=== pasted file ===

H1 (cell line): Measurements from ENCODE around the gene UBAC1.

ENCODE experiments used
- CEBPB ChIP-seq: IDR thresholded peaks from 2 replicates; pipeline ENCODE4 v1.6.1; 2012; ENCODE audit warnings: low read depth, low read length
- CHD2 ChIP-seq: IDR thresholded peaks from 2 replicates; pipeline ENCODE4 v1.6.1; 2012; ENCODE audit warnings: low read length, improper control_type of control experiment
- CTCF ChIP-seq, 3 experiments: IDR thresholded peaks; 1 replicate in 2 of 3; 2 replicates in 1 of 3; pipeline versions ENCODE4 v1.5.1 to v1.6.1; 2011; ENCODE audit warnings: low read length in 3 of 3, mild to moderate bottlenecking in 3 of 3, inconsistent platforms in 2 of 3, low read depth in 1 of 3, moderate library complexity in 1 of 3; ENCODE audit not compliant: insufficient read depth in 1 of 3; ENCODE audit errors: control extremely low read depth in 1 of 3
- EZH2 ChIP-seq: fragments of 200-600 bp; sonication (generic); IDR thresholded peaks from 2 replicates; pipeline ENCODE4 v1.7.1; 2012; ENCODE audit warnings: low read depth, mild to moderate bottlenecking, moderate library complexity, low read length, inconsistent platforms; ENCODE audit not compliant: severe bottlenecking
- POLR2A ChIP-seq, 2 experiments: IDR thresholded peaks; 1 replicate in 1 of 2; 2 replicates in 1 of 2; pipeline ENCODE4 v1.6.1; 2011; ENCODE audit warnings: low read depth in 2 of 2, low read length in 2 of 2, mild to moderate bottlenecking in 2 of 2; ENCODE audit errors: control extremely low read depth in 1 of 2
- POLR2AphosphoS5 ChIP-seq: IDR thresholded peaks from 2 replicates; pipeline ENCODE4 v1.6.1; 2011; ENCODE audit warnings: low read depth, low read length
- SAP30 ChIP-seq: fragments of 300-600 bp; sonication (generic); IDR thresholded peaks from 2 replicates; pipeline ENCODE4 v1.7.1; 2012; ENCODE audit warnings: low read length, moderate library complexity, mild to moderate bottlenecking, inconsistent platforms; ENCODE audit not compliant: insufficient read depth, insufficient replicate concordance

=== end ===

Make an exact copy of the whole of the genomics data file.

H1 (cell line): Measurements from ENCODE around the gene UBAC1.

ENCODE experiments used
- CEBPB ChIP-seq: IDR thresholded peaks from 2 replicates; pipeline ENCODE4 v1.6.1; 2012; ENCODE audit warnings: low read depth, low read length
- CHD2 ChIP-seq: IDR thresholded peaks from 2 replicates; pipeline ENCODE4 v1.6.1; 2012; ENCODE audit warnings: low read length, improper control_type of control experiment
- CTCF ChIP-seq, 3 experiments: IDR thresholded peaks; 1 replicate in 2 of 3; 2 replicates in 1 of 3; pipeline versions ENCODE4 v1.5.1 to v1.6.1; 2011; ENCODE audit warnings: low read length in 3 of 3, mild to moderate bottlenecking in 3 of 3, inconsistent platforms in 2 of 3, low read depth in 1 of 3, moderate library complexity in 1 of 3; ENCODE audit not compliant: insufficient read depth in 1 of 3; ENCODE audit errors: control extremely low read depth in 1 of 3
- EZH2 ChIP-seq: fragments of 200-600 bp; sonication (generic); IDR thresholded peaks from 2 replicates; pipeline ENCODE4 v1.7.1; 2012; ENCODE audit warnings: low read depth, mild to moderate bottlenecking, moderate library complexity, low read length, inconsistent platforms; ENCODE audit not compliant: severe bottlenecking
- POLR2A ChIP-seq, 2 experiments: IDR thresholded peaks; 1 replicate in 1 of 2; 2 replicates in 1 of 2; pipeline ENCODE4 v1.6.1; 2011; ENCODE audit warnings: low read depth in 2 of 2, low read length in 2 of 2, mild to moderate bottlenecking in 2 of 2; ENCODE audit errors: control extremely low read depth in 1 of 2
- POLR2AphosphoS5 ChIP-seq: IDR thresholded peaks from 2 replicates; pipeline ENCODE4 v1.6.1; 2011; ENCODE audit warnings: low read depth, low read length
- SAP30 ChIP-seq: fragments of 300-600 bp; sonication (generic); IDR thresholded peaks from 2 replicates; pipeline ENCODE4 v1.7.1; 2012; ENCODE audit warnings: low read length, moderate library complexity, mild to moderate bottlenecking, inconsistent platforms; ENCODE audit not compliant: insufficient read depth, insufficient replicate concordance